Is the label verified?
Yes
Is the meaning of the label consistent?
Yes
Are the label standards publicly available?
Yes
Is information about the organization publicly available?
Yes
Is the organization free from conflict of interest?
Yes
Was the label developed with broad public and industry input?
Yes

This label can be found on: Processed foods and beverages, fruits and vegetables, grains, dairy products, meat, fish, eggs

ORGANIZATION: The Non-GMO Project

url: www.nongmoproject.org

LABEL STANDARDS: www.nongmoproject.org/product-verification/the-standard/

 

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What this label means 

A closer look at the standards 

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How meaningful is this label? 

The Non-GMO Project Verified seal is a highly meaningful label for consumers wishing to avoid GMOs in the foods they buy and to support farmers who don’t use GMOs.

For consumers wishing to avoid GMOs in the foods they purchase, it is especially important to look for verification of a non-GMO claim, like the Non-GMO Project Verified seal, on products with ingredients that are commonly derived from genetically engineered organisms, including corn, soybeans, canola oil, and sugar from sugar beets.

Even on products whose ingredient list does not contain the words “corn” or “soybeans” (for example, “corn syrup” or “soy protein isolate”), the Non-GMO Project Verified seal is helpful. Consumers may not know that some added ingredients are made from crops that are at high risk of being GMO. For example, ingredients such as dextrose, maltodextrin, and citric acid are often made from corn, yet the source material (corn) is not not required to appear on the label.

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Is the label verified?

Yes.

Producers who wish to have their product verified work with a technical administrator, which is a certification body approved by the Non-GMO Project to assess compliance with the standard on behalf of the project.

All facilities are required to be inspected annually, with some exceptions (e.g., if the facility only handles low-risk inputs), to ensure compliance with traceability and segregation requirements.

The standards also include a testing component as part of the verification process. Testing is carried out by an accredited laboratory that is approved by the Non-GMO Project. They also manage a surveillance testing program to verify compliance with the Non-GMO Project Standard. The surveillance testing includes random checking for compliance with the action thresholds and verifying appropriate use of the seal.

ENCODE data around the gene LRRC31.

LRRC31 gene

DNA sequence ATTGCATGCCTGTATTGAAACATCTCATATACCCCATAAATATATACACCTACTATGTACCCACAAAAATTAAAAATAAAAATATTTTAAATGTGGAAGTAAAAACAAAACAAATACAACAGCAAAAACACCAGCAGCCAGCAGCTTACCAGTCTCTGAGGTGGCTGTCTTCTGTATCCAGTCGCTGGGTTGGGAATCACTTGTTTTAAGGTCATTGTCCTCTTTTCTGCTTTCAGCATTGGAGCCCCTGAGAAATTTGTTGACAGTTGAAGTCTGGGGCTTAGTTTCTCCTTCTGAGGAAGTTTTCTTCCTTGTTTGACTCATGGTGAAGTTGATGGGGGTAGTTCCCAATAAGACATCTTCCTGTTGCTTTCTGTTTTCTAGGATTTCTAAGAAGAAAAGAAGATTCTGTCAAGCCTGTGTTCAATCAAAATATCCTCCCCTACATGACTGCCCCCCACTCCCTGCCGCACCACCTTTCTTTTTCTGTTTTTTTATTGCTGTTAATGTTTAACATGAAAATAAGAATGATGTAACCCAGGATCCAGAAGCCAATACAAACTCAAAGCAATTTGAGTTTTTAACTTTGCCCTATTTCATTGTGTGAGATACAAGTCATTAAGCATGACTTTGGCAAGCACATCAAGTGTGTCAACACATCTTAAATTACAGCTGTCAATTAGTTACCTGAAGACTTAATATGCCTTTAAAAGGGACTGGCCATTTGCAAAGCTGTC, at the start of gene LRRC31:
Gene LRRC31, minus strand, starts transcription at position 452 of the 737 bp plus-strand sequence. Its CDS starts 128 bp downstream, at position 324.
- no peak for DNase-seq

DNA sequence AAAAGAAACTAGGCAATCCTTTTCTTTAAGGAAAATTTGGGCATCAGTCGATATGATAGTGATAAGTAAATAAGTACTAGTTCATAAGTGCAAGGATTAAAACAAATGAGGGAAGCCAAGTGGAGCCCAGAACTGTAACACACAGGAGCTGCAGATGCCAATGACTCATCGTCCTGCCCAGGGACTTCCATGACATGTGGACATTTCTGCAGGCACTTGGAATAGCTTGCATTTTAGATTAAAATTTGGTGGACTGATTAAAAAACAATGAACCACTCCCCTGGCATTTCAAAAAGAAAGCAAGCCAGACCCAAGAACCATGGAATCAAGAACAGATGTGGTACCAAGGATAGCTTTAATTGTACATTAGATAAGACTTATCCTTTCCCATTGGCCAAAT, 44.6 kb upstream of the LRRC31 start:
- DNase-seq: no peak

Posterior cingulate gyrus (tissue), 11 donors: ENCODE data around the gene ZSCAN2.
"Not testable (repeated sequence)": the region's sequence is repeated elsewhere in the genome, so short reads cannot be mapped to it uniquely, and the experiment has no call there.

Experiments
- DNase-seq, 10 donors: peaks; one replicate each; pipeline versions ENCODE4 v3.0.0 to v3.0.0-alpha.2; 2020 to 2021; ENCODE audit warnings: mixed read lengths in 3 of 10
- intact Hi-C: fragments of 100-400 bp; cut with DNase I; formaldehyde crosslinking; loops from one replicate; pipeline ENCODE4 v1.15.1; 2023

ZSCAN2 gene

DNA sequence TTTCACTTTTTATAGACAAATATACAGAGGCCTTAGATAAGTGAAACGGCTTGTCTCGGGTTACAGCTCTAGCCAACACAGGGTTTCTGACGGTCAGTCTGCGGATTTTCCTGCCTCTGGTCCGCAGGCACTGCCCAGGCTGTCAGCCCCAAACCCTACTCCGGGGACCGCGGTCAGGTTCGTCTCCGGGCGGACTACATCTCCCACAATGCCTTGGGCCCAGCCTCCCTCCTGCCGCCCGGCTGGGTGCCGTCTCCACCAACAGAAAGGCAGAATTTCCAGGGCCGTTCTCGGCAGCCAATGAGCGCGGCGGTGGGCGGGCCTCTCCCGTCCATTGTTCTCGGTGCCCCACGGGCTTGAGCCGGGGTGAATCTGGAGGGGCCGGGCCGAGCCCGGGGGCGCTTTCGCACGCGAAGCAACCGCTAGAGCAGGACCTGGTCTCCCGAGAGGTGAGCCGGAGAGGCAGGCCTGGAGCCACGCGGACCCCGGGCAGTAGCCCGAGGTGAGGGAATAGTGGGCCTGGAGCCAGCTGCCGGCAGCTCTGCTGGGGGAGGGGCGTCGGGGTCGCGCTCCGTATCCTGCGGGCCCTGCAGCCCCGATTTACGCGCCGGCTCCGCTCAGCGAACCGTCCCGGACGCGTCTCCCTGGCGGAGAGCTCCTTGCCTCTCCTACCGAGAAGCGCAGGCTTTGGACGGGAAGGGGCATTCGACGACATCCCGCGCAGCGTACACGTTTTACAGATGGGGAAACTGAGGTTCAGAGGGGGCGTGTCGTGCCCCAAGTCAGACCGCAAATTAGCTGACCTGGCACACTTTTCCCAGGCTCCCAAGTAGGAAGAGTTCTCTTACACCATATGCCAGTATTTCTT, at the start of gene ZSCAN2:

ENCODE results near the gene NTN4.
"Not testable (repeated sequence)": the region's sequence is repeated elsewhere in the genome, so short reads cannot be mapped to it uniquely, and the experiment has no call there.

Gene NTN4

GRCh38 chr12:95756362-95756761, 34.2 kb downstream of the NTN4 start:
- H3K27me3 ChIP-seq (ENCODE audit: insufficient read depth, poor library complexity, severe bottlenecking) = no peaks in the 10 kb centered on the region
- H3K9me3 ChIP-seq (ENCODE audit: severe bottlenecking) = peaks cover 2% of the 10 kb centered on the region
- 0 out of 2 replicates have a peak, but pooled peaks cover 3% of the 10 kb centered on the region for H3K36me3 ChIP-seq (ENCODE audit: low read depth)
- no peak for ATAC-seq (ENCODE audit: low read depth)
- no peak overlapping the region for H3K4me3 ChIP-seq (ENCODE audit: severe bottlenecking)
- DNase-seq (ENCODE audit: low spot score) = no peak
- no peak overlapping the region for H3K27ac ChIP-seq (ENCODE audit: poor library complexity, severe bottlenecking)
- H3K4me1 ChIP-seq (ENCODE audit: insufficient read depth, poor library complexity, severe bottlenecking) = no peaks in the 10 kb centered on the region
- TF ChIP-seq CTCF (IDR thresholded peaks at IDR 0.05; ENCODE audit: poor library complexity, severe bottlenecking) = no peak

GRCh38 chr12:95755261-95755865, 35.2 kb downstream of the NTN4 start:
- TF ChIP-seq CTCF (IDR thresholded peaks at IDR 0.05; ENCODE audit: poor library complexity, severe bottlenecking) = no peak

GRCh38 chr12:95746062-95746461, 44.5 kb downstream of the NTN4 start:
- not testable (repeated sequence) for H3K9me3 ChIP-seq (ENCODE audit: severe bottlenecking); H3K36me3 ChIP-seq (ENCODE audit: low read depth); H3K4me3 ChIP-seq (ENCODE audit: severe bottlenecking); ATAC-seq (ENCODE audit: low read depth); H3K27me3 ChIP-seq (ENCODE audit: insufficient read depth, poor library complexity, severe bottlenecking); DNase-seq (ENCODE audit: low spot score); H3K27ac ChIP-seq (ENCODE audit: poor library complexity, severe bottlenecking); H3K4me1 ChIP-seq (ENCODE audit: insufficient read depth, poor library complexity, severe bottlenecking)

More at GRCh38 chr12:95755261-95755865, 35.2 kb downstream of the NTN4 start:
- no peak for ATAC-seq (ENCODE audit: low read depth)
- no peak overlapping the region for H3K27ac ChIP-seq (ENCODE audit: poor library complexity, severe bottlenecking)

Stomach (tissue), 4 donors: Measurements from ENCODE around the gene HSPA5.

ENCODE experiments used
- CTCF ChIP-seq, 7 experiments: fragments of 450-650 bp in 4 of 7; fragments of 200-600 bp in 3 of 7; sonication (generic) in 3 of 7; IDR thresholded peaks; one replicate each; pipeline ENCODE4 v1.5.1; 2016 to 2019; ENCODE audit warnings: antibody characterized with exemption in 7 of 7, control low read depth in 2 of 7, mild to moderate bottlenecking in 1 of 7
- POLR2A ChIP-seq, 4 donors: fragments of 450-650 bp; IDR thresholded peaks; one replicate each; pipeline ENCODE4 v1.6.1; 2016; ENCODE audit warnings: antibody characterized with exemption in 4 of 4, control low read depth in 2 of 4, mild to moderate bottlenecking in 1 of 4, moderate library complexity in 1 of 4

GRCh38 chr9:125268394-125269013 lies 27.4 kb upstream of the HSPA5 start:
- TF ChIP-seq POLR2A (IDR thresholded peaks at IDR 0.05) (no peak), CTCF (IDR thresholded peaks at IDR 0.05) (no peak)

Testing is not required for low-risk inputs; instead, affidavits may be used to confirm compliance.


Is the meaning of the label consistent?

Yes. All products with the Non-GMO Project Verified label have to be verified by the Non-GMO Project and meet the requirements in the Non-GMO Project Standard.

Are the label standards publicly available?
Is information about the organization publicly available?

Yes.

Board of Directors: The organization lists members of its Board of Directors and their affiliations on its website.

Financial information: Financial information for the Non-GMO Project, a 501(c)(3) non-profit organization, is publicly available.

Is the organization free from conflict of interest?

Yes.

Standards development: The Standards Oversight Committee proposes revisions to the standard, and the Board of Directors, which holds final decision-making authority, votes on standard revisions. The Terms of Reference require that extensive efforts are made to achieve consensus between the Standards Oversight Committee and the board regarding the content of the standard. The Non-GMO Project has a conflict of interest policy for the Board of Directors. None of the members on the Standards Oversight Committee are employees of companies with verified products.

Verification: We verified that all technical administrators used by the Non-GMO Project have conflict of interest policies and use inspectors that are free from conflict of interest.

Was the label developed with broad public and industry input?

Yes.

Standards development: The standards were developed with broad industry input, and draft standards were made available to the public for comment.

Standards updates: When standards are updated, they are posted on the website, and public comments are accepted during each updating cycle.